Carpentry students using green technology to build house in Otaki this year

Press Release – Wellington Institute of Technology
Wellington Institute of Technology carpentry students are set to gain some of the latest skills and knowledge in environmentally conscious building practices, when they begin work on a high rating energy efficient home in Otaki this year.

WelTec have formed a partnership with Little Greenie Building Education and the Otaki Clean Technology Centre in the Kāpiti Coast. Students on the National Certificate of Carpentry course in Otaki will complete a re-locatable Little Greenie-hybrid three-bedroom house, which will be sold at auction at the end of the course which starts in March.

The latest Little Greenie is also being supported by the Kapiti Coast District Council, and Mayor Jenny Rowan says she is delighted to be involved. “It will deliver a range of educational opportunities to promote better building techniques and ultimately increase employment and business growth in Kāpiti,” says Ms Rowan.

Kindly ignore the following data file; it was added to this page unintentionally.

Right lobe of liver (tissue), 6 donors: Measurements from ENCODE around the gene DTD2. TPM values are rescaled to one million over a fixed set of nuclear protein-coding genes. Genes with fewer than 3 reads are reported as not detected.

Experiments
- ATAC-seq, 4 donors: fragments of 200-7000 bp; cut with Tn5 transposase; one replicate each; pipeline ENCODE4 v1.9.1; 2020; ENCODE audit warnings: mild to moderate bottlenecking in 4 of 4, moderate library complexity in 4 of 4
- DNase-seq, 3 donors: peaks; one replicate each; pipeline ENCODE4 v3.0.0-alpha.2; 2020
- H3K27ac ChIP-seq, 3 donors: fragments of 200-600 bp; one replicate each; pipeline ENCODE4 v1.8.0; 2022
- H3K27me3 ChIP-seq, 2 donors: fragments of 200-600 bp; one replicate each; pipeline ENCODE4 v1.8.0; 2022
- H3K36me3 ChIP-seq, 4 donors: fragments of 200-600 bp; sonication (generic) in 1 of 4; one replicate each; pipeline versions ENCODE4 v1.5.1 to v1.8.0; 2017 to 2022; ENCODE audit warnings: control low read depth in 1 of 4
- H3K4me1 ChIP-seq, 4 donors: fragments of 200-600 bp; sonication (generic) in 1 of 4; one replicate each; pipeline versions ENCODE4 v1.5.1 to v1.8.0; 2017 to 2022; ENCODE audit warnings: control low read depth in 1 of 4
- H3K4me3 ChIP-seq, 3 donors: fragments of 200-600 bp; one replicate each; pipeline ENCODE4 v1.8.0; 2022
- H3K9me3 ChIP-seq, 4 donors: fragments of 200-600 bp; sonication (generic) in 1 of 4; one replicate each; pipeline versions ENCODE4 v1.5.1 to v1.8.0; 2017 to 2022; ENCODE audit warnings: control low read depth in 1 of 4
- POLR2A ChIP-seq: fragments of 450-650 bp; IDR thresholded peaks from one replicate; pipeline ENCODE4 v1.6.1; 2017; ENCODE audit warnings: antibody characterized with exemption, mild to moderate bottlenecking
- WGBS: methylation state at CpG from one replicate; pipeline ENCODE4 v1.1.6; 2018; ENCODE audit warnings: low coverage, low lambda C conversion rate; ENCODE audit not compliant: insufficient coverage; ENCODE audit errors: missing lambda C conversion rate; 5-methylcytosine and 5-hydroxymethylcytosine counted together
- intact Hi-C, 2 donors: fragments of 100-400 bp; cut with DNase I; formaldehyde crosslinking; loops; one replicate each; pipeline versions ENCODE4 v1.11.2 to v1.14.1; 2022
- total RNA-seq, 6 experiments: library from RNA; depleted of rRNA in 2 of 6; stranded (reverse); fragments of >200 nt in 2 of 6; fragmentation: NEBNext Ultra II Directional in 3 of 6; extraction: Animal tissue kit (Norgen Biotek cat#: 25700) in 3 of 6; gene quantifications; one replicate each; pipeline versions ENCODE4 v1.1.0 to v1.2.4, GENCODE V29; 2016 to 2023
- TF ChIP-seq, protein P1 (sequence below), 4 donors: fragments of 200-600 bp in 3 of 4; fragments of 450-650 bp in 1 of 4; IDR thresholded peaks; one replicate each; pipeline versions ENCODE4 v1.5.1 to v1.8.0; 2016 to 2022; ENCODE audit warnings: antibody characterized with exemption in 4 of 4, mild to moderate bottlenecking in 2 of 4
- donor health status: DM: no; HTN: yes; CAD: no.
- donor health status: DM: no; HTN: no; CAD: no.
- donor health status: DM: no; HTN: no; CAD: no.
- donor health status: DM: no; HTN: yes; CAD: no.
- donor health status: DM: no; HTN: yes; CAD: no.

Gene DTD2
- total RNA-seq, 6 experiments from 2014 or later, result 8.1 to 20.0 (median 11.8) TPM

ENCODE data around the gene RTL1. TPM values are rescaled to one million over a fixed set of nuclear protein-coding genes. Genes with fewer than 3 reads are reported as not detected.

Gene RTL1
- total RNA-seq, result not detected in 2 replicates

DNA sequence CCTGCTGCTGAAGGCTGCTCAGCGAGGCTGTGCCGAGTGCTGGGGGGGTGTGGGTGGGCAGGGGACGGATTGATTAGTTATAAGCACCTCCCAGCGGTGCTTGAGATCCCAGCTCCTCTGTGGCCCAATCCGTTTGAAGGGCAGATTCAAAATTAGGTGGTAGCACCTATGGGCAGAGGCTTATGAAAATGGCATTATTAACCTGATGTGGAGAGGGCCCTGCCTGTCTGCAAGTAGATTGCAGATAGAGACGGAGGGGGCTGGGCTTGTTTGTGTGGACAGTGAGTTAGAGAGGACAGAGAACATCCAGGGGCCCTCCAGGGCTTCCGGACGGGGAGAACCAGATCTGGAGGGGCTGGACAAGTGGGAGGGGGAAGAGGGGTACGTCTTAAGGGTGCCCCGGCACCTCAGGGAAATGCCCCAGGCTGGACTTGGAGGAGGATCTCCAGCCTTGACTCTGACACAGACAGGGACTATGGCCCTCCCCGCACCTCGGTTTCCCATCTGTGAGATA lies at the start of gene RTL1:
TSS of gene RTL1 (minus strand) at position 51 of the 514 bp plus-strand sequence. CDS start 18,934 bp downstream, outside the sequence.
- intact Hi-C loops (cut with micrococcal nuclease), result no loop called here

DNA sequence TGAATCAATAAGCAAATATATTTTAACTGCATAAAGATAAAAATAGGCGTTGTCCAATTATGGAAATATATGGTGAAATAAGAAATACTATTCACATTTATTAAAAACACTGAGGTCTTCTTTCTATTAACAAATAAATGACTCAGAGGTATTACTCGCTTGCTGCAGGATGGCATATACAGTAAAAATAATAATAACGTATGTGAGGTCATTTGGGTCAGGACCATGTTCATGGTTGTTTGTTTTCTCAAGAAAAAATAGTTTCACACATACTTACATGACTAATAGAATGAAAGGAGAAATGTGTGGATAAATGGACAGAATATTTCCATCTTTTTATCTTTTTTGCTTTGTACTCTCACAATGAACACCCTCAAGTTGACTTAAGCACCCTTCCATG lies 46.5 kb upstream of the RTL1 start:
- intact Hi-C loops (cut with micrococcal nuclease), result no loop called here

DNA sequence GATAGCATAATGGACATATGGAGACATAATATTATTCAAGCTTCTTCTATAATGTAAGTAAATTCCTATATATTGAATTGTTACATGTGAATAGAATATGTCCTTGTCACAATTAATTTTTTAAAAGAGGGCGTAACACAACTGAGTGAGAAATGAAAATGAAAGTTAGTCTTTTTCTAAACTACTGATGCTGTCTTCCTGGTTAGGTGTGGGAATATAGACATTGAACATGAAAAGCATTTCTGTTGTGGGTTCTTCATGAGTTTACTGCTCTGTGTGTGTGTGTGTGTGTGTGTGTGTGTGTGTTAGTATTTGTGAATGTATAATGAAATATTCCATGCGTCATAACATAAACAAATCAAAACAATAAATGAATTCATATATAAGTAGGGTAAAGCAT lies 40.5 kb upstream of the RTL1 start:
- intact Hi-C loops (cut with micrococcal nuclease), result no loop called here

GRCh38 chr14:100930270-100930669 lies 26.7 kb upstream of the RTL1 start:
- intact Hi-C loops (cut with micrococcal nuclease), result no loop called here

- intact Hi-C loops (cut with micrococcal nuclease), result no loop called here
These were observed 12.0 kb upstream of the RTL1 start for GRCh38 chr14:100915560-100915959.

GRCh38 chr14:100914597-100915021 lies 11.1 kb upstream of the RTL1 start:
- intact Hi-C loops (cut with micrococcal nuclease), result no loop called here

WelTec’s Head of Construction Neil McDonald says the Government has given WelTec additional funding for trade programmes. “This means more students will be able to study all facets of construction at WelTec like carpentry, plumbing and gas-fitting, painting, decorating, brick and blocklaying, tiling and paving.”

The original Little Greenie house, which only costs about $50 a year to heat, was completed in Golden Bay in 2009 and became New Zealand’s highest rated energy efficient home, scoring a nine out of 10 on the Home Energy Rating Scheme Scale (HERS). Its developer and builder, and a member of the Little Greenie Building Education, Lawrence McIntyre says he will be on-site to provide planning and support to students and staff at important times in the project.

“Good on WelTec for being the first polytechnic to take the initiative with this project,” says Mr McIntyre who explains that he developed the original Little Greenie after being inspired by overseas housing construction where new houses are built to be more passive in ways of energy demands.

Dr Finlay of CleanTech Trust says the project shows the level and quality of collaborations that are developing in the Clean Technology Park. “We are looking forward to seeing how the Trust can support both employment and educational opportunities, not to mention the commercial prospects that come from this and other such collaborations,” Dr Finlay says.

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